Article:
The movie sank like a corpse on The Sopranos. Still, the game -- created in 1949 -- is as big as ever. And despite the DOA screen version, its conceptual possibilities are far from bankrupt. A living, breathing Clue game is the theme of artist Robyn Nichols' twentieth anniversary show November 22 at the Pearl Gallery.
"I tend to do theatrical openings," Nichols says, "and when I came up with 'Let's do a game,' I at first wanted to play poker. I had never played Clue. Once I did, I was sold."
Nichols is known more on the coasts than in Kansas City, where she has stayed since her days at the Art Institute. "It's so easy to live here," she says, "and only a three-hour flight to San Francisco or New York." Nichols works with metals, making everything from tableware to jewelry ("but not rings," she says). When officials at the University of Missouri-Kansas City needed an "academic mace and medallion" to honor an incoming chancellor, they commissioned Nichols.
"I didn't even know what a mace was," she says, referring to the ornamental staff that dignitaries carry during processions. "But once it was explained to me, I came up with one that is 57 inches long."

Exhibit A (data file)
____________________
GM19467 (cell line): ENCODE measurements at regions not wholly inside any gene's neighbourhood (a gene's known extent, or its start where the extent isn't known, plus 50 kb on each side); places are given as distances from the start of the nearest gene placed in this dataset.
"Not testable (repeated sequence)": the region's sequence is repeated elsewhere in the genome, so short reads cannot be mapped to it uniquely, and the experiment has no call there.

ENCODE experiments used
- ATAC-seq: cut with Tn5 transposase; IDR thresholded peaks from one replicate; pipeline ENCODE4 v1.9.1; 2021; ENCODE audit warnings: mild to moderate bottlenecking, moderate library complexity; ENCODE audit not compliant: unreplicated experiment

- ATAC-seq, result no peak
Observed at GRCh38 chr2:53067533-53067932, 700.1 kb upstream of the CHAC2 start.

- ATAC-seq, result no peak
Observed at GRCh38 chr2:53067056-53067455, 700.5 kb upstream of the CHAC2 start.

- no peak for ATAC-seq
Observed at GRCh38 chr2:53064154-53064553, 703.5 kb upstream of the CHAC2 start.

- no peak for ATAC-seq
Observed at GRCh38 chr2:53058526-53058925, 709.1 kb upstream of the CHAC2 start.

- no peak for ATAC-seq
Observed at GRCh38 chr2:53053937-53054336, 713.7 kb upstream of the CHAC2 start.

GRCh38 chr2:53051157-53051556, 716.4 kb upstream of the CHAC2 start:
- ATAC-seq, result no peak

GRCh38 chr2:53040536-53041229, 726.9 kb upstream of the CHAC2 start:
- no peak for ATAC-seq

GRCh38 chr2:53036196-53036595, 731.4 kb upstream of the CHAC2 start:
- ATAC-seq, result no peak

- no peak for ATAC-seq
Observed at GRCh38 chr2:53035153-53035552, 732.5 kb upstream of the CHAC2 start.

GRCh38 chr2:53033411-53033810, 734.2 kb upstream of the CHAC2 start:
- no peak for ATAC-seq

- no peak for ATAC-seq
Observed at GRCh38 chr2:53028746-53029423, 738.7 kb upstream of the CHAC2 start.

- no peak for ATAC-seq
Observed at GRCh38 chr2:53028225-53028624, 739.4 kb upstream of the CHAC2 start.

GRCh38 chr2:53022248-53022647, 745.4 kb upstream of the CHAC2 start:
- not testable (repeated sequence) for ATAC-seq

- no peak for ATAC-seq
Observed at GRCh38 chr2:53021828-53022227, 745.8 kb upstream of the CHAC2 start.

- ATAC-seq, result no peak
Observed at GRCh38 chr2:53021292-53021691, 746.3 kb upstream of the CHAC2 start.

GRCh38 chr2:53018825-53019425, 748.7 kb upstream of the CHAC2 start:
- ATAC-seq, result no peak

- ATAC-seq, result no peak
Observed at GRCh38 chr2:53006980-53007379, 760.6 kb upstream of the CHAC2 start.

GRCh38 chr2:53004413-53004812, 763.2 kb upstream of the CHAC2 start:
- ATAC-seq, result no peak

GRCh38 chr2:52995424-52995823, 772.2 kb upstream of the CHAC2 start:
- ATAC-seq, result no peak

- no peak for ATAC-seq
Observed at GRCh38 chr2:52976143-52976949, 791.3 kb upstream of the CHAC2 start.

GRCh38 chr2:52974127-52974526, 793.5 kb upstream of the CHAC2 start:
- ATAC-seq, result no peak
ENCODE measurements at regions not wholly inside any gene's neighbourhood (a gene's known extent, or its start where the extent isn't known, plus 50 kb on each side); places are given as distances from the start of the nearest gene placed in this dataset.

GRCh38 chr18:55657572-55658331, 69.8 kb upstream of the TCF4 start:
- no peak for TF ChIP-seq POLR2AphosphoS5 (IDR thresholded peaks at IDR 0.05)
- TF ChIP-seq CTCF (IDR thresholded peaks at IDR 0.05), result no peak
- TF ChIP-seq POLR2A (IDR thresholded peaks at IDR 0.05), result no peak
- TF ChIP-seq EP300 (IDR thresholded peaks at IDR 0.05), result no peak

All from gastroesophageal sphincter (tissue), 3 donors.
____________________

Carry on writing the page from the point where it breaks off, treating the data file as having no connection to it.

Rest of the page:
The fact that Nichols works for companies such as Hallmark and Birch Telecom doesn't mean her work is necessarily sweet or sterile. On the invitation to the Clue event, the model posing as Miss Scarlett bares more than cleavage. One nipple is covered by a metallic adornment Nichols calls an "essential -- because it's covering her essentials, I guess."
To animate Clue for the purposes of a lively party, Nichols has enlisted creative cronies like artist Peregrine Honig to play the characters. Nichols crafted the game's weapons in her trademark style, and she plans to sell most of them.
"We've got the candlestick, the revolver and the knife," Nichols says. "Instead of the rope, I've made a leather whip. For the wrench, I've embellished an old rusty one." She admits to creating new weapons as well, but she's coy about naming them.
"The show is twofold," Nichols says. "It's a themed show, and it's a business move. I'm enhancing the weapons because I'm about creating beauty."